Karl Salzburger

Yes, I got it. You heard me saying that before, we had a very,very strong quarter with Vans in China, which nearly doubled the business. Vans, we see Vans as a big opportunity for us in China. We just started basically a couple of seasons ago. We have very talented management on the spot, management which knows about footwear, and it's one of the brands where we certainly will do better and become a big opportunity for us in China. We open a store, we have a big store's [ph](44:36) rollout and I can't quote what the company is [ph](44:42) longer term, but certainly it's one of the top opportunities we have.

Operator

We'll take our next question from Bob Drbul with Barclays Capital.

Robert Drbul - Barclays Capital

Eric, I just have some questions on the Mass Jeanswear business. There was recently a change of the U.S. business for one of your largest customers and I was wondering if you saw any major strategic changes that might positively or negatively impact your business. And some of the changes or the moves in your Riders and Wrangler Women's businesses, is that due to the change in strategy or anything that we should think about?

Eric Wiseman

Well, Bob talked about the acceleration of our progress in our Mass Jeans business during his comments. And what's driving that, there are a couple things. We have been talking for a while about programs that we lost with one of our large Mass customers, and we are regaining some of those programs and permission I think to gain them all back. Some of them were in test. Some of them are further than test into full rollouts, so that's to our team's tenacity in not giving up on those programs because we believe they were the right things for that customer, and we're giving permission to, at a minimum, test them and, as a best case, roll them out. You've heard comments about one of our customers talking about returning to basics, and they've specifically mentioned things like jeans and tees. So any time we have a large customer on jeans, when we're their largest provider of national branded jeans, that creates an opportunity for us and we're working very closely with that customer to help them get back to the more basic apparel business. I think it's the right move for them, and they'll execute it really well. We're really confident they can execute that well, and we're happy to be a partner in that with them.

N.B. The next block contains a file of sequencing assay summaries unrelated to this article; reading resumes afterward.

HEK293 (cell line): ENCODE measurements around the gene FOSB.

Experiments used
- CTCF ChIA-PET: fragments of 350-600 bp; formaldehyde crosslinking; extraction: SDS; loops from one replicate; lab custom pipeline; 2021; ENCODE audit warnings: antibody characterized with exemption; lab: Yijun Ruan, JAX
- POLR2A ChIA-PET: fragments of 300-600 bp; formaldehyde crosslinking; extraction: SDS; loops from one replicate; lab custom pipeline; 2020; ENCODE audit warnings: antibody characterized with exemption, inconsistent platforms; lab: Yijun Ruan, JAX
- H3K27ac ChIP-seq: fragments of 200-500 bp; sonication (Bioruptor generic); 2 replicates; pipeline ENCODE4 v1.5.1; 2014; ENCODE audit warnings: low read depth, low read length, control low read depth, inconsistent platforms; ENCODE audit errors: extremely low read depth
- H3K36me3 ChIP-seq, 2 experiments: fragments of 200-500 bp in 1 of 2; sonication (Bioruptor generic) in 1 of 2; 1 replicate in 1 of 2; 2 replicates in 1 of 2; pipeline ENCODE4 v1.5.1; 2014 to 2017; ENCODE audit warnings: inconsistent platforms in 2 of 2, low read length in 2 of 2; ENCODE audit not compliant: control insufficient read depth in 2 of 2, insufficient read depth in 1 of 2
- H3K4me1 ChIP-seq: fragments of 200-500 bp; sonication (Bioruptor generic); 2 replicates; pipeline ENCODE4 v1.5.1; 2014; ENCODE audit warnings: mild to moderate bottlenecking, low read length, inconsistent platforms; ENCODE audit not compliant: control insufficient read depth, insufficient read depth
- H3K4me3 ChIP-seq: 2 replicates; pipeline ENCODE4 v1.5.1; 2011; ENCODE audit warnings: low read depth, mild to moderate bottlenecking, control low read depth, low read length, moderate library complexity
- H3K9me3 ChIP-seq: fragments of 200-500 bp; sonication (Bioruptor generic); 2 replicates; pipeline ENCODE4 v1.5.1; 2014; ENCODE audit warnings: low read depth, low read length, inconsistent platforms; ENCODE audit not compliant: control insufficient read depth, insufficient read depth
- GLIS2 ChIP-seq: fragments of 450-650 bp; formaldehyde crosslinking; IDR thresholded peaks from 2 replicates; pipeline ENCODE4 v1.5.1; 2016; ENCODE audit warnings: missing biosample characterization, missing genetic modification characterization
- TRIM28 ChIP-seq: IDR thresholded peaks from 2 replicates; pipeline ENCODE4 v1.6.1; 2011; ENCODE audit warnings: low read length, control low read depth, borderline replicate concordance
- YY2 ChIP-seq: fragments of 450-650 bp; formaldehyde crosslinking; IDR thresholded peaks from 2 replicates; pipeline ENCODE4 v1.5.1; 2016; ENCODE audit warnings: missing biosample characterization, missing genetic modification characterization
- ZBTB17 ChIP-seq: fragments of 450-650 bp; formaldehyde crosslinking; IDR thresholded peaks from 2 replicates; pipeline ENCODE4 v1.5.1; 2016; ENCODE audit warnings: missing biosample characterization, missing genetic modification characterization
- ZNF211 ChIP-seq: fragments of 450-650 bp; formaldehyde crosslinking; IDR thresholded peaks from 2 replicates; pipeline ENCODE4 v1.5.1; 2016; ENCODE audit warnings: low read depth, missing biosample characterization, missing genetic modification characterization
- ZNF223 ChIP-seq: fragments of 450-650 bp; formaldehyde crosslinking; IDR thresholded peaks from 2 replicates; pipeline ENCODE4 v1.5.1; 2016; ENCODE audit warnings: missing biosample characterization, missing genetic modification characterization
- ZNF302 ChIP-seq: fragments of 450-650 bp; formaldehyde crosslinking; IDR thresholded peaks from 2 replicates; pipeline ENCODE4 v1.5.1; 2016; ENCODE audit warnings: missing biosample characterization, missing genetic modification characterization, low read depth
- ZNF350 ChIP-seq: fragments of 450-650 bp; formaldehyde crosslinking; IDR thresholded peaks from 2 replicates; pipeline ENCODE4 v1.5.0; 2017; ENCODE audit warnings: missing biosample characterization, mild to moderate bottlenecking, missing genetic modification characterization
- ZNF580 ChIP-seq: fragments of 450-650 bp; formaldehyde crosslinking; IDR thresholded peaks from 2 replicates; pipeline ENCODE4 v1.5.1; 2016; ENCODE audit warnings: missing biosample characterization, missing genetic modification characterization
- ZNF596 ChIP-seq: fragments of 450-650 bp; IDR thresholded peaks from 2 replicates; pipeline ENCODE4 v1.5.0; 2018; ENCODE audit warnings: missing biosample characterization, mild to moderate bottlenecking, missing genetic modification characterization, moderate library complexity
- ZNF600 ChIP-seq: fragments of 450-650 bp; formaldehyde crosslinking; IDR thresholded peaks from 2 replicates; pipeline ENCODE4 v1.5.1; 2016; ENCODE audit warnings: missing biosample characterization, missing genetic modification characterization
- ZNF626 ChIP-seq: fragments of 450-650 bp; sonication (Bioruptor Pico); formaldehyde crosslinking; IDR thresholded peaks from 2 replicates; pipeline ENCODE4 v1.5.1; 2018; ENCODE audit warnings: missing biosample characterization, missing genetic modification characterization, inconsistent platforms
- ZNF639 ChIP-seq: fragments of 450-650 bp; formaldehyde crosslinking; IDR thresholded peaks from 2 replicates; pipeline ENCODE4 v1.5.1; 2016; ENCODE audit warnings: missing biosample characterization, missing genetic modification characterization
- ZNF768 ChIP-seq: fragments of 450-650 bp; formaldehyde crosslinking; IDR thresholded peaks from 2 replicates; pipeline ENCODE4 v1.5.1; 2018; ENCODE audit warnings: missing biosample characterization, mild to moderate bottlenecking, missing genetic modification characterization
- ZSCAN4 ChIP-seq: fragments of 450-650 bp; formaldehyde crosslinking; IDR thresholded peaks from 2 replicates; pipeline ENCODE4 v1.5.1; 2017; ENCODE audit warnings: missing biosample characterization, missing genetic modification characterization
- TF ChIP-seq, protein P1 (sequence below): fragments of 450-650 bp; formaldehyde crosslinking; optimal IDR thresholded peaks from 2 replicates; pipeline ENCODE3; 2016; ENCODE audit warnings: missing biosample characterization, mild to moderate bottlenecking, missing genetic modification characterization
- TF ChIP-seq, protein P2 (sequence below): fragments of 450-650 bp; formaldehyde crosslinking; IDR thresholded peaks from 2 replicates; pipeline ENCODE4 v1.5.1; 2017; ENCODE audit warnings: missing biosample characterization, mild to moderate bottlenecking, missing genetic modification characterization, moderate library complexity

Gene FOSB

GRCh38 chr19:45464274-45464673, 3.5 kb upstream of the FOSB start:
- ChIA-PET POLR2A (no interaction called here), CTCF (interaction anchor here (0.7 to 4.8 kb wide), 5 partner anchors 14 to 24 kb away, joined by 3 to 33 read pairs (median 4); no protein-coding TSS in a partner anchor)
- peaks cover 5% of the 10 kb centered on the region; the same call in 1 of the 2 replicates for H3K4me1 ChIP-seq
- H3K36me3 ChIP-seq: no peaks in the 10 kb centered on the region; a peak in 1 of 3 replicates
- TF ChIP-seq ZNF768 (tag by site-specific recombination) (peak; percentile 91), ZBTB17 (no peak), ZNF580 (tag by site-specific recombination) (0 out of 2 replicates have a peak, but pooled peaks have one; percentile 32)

Robert Drbul - Barclays Capital

Great, and, Bob, I have a question for you on product costs. I think Eric said that you would have lower product costs for the remainder of the year. I think in previous calls, you had mentioned that you thought you would have higher year-over-year costs beginning in the fourth quarter. What has changed from that perspective?

Robert Shearer

Well, Eric's comment was for the second half. So the cost, as you might expect, Bob, increasing a little bit as each quarter goes on. So for the fourth quarter, what I've indicated in the past is that costs, or product costs, when you compare year-to-year, fourth quarter to fourth quarter of last year, right, that the costs will be up just a little bit over where they were last year in the third quarter; they'll still be below, and that nets to being just slightly below for the second half of the year. The reality is that costs year-to-year, when you look at the second half of 2010 versus the second half of 2009, again, down a little bit on a net basis, but fairly neutral.